When I look around, I can quickly count at least ten different logos. They follow us everywhere we go and are ingrained in our culture and way of life. They affect our actions, connect and reflect a company’s ideals, and are always rich with symbolism.

Freelance Bazar helps to understand the function of a logo, and why is it important? This is something that logo designers and company owners must realize before beginning work on their corporate identity.

Role of a logo

A logo’s primary function is to mark! Remember this because it supersedes any other advice you’ll ever get. What truly matters is identification. That is what there is to it. Trends come and go, design tools and strategies adapt, and our perception of what a logo design is may change dramatically over time, but the single most important purpose of a logo will still be to define the individual, product, company, or service for which it is designed.

This means that, as an artist or company owner, you must thoroughly consider the environment in which the logo can be used before starting on any concepts. Who are the brand’s rivals, and how do they appear? What colors and patterns do existing competitors already own? How can we distinguish the logo so that the company stands out from the crowd?

Logo creation is not art; but, since logos are visual objects, often people confuse them for art.

The job of designers is not to create something beautiful or something that we or the consumer generally like the look of, but rather to see a logo design as a corporate strategy tool that will enable a brand to be recognized in the vast world we live in. Of course, a logo should also be visually appealing, but it should be a secondary consideration when creating a logo. Identification is foremost! Creatives always try to fill a logo with context from the start, but this isn’t enough – the emphasis should be on identity. Some sense of connection can emerge over time as a result of familiarity mostly with the logo.

The brand theme is a hollow vessel and it has little significance to viewers from the outset, even though it was applied on purpose. Meaning can be added over time by continuing marketing and consumer encounters with the company’s name.

Importance of logo design to the industry?

Logo Designs are the public image of the company, commodity, or system.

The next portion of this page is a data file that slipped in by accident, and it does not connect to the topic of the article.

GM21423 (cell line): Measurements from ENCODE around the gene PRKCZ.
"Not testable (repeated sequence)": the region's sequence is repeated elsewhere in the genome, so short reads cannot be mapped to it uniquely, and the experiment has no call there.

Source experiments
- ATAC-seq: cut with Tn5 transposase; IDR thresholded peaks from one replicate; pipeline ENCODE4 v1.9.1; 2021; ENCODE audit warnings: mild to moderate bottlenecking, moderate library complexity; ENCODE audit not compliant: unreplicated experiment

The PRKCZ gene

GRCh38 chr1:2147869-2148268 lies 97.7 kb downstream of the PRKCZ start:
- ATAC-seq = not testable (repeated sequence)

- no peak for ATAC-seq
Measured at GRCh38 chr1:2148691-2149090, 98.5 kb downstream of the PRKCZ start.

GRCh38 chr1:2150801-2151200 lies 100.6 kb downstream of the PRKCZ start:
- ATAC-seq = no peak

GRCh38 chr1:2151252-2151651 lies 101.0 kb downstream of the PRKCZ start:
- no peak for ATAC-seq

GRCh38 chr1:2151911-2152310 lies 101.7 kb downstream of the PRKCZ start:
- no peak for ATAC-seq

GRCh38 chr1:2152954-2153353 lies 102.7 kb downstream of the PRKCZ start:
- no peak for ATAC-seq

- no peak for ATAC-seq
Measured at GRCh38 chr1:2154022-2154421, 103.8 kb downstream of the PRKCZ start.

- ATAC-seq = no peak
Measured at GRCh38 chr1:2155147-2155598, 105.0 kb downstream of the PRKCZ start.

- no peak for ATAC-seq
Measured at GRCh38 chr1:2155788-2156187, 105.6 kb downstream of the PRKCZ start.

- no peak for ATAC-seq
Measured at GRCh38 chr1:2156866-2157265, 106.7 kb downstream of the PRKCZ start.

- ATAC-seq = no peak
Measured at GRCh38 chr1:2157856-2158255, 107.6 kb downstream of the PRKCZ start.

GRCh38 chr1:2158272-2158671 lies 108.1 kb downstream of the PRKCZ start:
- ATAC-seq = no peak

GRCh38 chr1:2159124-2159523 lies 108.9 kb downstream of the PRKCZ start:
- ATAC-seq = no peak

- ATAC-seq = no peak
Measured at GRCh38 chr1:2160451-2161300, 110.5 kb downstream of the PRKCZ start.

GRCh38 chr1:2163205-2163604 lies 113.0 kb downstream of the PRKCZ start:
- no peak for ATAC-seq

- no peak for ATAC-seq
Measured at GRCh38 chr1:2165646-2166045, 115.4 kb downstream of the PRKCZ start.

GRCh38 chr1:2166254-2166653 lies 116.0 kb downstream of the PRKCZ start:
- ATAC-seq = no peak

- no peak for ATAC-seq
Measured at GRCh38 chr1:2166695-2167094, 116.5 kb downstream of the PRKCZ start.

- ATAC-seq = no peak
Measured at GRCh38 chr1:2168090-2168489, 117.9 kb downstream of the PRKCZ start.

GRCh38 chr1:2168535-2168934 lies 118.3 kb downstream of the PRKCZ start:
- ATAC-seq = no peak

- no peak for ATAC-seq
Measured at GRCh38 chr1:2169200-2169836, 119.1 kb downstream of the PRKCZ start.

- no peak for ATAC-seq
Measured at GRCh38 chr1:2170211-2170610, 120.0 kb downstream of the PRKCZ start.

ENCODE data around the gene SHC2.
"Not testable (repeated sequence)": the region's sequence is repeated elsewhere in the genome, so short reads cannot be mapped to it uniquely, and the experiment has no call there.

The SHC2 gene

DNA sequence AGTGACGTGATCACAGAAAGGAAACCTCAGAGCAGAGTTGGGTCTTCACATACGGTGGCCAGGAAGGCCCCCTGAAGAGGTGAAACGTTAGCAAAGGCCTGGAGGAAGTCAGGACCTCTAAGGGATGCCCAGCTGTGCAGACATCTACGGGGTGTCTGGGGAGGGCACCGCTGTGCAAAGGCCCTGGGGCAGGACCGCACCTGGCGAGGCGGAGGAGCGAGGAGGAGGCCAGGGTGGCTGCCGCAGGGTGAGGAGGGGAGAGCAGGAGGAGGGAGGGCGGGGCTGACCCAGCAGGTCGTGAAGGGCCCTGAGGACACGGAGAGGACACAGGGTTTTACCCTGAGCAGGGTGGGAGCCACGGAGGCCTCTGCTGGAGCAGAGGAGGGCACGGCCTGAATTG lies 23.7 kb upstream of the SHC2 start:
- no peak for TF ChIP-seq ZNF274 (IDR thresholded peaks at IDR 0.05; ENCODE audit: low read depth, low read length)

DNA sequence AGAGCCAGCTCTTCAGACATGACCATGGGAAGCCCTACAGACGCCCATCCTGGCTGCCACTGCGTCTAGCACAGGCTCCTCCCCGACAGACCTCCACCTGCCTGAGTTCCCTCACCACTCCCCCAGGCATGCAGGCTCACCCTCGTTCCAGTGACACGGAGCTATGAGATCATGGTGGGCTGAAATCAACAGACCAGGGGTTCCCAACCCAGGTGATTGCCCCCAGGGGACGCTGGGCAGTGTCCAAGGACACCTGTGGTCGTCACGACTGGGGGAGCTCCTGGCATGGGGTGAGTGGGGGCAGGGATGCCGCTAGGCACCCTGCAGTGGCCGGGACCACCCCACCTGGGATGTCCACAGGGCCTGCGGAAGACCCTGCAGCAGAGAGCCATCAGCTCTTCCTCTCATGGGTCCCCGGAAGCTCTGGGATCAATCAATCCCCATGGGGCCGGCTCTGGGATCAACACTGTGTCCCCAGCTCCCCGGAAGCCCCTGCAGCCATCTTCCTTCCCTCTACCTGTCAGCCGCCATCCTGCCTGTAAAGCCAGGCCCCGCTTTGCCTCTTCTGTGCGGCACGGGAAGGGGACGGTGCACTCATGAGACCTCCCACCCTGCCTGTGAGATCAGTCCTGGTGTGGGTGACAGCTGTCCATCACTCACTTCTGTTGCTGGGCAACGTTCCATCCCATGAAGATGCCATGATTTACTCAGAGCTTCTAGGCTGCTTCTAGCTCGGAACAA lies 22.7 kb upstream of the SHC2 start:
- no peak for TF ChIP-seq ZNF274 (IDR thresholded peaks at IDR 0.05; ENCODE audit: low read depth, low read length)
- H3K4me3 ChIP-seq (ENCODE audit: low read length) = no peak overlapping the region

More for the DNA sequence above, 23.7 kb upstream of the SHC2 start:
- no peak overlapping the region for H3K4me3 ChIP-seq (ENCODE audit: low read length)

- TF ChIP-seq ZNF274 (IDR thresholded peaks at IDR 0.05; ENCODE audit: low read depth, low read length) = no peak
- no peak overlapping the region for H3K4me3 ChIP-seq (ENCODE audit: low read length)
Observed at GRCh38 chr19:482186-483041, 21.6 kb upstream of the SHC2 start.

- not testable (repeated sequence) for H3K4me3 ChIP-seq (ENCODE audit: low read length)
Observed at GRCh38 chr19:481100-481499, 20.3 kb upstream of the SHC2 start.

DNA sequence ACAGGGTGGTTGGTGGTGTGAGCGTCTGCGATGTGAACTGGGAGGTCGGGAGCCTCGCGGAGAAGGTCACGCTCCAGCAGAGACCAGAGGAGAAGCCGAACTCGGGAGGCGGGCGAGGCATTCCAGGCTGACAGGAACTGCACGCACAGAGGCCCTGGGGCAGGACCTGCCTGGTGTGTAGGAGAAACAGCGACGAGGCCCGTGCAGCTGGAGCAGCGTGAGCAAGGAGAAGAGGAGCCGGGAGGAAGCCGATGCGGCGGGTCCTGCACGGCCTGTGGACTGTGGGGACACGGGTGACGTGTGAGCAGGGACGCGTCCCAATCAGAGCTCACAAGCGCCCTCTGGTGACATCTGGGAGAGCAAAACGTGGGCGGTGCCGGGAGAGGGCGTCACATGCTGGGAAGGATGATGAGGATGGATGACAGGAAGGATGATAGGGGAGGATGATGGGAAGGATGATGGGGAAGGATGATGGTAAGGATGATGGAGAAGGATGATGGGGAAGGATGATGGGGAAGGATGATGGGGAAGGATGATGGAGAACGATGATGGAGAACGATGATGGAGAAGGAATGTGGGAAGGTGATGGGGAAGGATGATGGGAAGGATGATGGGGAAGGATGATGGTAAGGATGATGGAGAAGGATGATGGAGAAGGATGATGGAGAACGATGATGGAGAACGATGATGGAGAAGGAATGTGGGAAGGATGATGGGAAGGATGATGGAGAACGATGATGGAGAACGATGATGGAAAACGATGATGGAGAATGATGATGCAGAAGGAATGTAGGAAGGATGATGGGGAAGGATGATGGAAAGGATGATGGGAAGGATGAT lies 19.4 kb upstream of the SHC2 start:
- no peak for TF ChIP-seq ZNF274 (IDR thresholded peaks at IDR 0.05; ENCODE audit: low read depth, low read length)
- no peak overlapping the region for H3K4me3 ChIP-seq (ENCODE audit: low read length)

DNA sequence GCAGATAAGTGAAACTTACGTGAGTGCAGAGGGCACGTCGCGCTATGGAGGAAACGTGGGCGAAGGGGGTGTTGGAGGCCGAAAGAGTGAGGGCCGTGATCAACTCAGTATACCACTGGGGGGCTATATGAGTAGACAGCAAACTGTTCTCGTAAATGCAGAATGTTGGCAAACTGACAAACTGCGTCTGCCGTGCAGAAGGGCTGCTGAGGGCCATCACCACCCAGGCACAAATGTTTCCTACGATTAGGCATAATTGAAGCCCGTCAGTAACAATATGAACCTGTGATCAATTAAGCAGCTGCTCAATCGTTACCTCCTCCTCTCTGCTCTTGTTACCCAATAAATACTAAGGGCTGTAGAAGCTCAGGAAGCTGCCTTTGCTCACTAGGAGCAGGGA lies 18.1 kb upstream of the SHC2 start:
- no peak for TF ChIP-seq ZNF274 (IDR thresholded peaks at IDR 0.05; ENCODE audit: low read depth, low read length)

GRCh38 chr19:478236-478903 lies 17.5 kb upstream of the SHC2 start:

Since you think of a corporation, you always think of its logo, whether it’s the golden arches of a well-known chain restaurant or any technology companies. Similarly, anytime visitors see a common logo, such as Nestle, Starbucks, or McDonald’s you instantly equate it with your stories and encounters with its brand.

Create Immediate Brand Loyalty

A good logo is recognizable, assisting consumers in remembering the name. Words are more difficult for the human memory to interpret and relearn than shapes and colors. It ensures that once the company’s name is distinct in the marketplace, it would be simple to locate and recognize the company again to buy its services and refer it to mates. Our choices are guided by logo style.

We tend to equate fonts, shapes, and colors with unique feelings and artifacts from the moment we are born and begin to create a visual library in our minds. We can make judgments and view a company, product, or service based solely on its logo, whether we like it or not. We would avoid companies that seem to be too costly, too corporate, too fun, or too radical. Similarly, if the logo (and the accompanying brand identity) looks like the kind of business, item, or service we want to be associated with, we will willingly connect with the company and purchase its goods and services.

This is why, if you want to draw the right audience, it is important that the logo accurately reflects the company.

The logo creates expectations for the company, and if it fails to fulfill those expectations, or if the business draws the wrong clients, things will start to fall apart – lost time and money servicing people who will never become consumers, and perhaps even negative feedback from disgruntled customers.

Brand principles and additional context should be communicated.

Even though the primary function of a logo is to identify it, it may also be used to express vital brand messages and values. Just remember to keep things clear. Ideally, limit yourself to only one main concept.

For example, the FedEx logo, though initially appearing corporate and respectable, contains an arrow cleverly disguised within the white space of the E and X to represent speed and precision.

Through fully knowing the function of a logo design, you will be able to build better brand identities that will work for the company rather than just creating a pretty image.